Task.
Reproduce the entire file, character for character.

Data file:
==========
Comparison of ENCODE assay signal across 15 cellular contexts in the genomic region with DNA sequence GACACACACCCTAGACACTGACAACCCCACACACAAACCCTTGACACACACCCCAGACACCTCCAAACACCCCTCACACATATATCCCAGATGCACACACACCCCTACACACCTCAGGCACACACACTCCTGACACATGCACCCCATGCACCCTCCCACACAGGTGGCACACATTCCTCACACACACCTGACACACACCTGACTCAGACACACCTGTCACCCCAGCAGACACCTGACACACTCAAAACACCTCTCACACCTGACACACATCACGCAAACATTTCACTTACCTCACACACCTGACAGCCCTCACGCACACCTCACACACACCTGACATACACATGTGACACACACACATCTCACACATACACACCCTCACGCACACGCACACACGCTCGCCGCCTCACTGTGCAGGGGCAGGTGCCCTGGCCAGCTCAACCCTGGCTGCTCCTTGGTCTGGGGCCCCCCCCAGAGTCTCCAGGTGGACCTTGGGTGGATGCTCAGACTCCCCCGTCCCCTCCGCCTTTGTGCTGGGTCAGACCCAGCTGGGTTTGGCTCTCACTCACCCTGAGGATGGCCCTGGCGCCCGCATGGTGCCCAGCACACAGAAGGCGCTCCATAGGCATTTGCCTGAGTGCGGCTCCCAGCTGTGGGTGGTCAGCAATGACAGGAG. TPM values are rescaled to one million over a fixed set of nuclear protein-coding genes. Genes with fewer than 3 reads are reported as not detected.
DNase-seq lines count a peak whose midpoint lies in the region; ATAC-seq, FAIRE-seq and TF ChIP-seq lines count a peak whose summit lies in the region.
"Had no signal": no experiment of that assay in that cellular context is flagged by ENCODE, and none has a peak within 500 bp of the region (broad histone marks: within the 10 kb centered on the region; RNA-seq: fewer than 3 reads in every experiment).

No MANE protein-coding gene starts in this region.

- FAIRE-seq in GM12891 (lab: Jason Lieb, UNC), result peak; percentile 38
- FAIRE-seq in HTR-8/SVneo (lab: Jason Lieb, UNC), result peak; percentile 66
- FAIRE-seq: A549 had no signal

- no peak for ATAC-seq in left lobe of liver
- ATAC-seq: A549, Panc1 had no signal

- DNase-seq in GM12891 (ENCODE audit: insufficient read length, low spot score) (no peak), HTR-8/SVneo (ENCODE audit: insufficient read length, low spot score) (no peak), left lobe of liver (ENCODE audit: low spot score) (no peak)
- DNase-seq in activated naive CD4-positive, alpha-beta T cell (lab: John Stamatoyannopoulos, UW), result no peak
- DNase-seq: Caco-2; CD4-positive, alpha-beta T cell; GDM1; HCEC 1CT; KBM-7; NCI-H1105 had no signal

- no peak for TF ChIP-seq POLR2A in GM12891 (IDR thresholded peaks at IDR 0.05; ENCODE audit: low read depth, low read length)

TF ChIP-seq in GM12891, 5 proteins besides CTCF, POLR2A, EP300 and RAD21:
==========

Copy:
Comparison of ENCODE assay signal across 15 cellular contexts in the genomic region with DNA sequence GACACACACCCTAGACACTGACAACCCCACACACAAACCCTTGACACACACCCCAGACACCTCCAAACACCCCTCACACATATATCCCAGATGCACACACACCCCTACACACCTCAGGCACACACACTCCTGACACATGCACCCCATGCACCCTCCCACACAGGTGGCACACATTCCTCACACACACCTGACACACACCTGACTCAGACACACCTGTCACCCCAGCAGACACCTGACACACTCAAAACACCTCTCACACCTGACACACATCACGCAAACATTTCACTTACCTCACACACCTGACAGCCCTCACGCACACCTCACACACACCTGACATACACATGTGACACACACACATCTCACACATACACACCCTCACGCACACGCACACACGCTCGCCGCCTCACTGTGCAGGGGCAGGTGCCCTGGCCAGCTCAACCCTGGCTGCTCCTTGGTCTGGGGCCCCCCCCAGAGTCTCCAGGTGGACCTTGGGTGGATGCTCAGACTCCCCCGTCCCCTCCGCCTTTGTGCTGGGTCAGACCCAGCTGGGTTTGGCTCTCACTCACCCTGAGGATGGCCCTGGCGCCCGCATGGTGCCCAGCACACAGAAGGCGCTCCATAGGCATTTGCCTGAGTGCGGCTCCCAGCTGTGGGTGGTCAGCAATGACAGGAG. TPM values are rescaled to one million over a fixed set of nuclear protein-coding genes. Genes with fewer than 3 reads are reported as not detected.
DNase-seq lines count a peak whose midpoint lies in the region; ATAC-seq, FAIRE-seq and TF ChIP-seq lines count a peak whose summit lies in the region.
"Had no signal": no experiment of that assay in that cellular context is flagged by ENCODE, and none has a peak within 500 bp of the region (broad histone marks: within the 10 kb centered on the region; RNA-seq: fewer than 3 reads in every experiment).

No MANE protein-coding gene starts in this region.

- FAIRE-seq in GM12891 (lab: Jason Lieb, UNC), result peak; percentile 38
- FAIRE-seq in HTR-8/SVneo (lab: Jason Lieb, UNC), result peak; percentile 66
- FAIRE-seq: A549 had no signal

- no peak for ATAC-seq in left lobe of liver
- ATAC-seq: A549, Panc1 had no signal

- DNase-seq in GM12891 (ENCODE audit: insufficient read length, low spot score) (no peak), HTR-8/SVneo (ENCODE audit: insufficient read length, low spot score) (no peak), left lobe of liver (ENCODE audit: low spot score) (no peak)
- DNase-seq in activated naive CD4-positive, alpha-beta T cell (lab: John Stamatoyannopoulos, UW), result no peak
- DNase-seq: Caco-2; CD4-positive, alpha-beta T cell; GDM1; HCEC 1CT; KBM-7; NCI-H1105 had no signal

- no peak for TF ChIP-seq POLR2A in GM12891 (IDR thresholded peaks at IDR 0.05; ENCODE audit: low read depth, low read length)

TF ChIP-seq in GM12891, 5 proteins besides CTCF, POLR2A, EP300 and RAD21: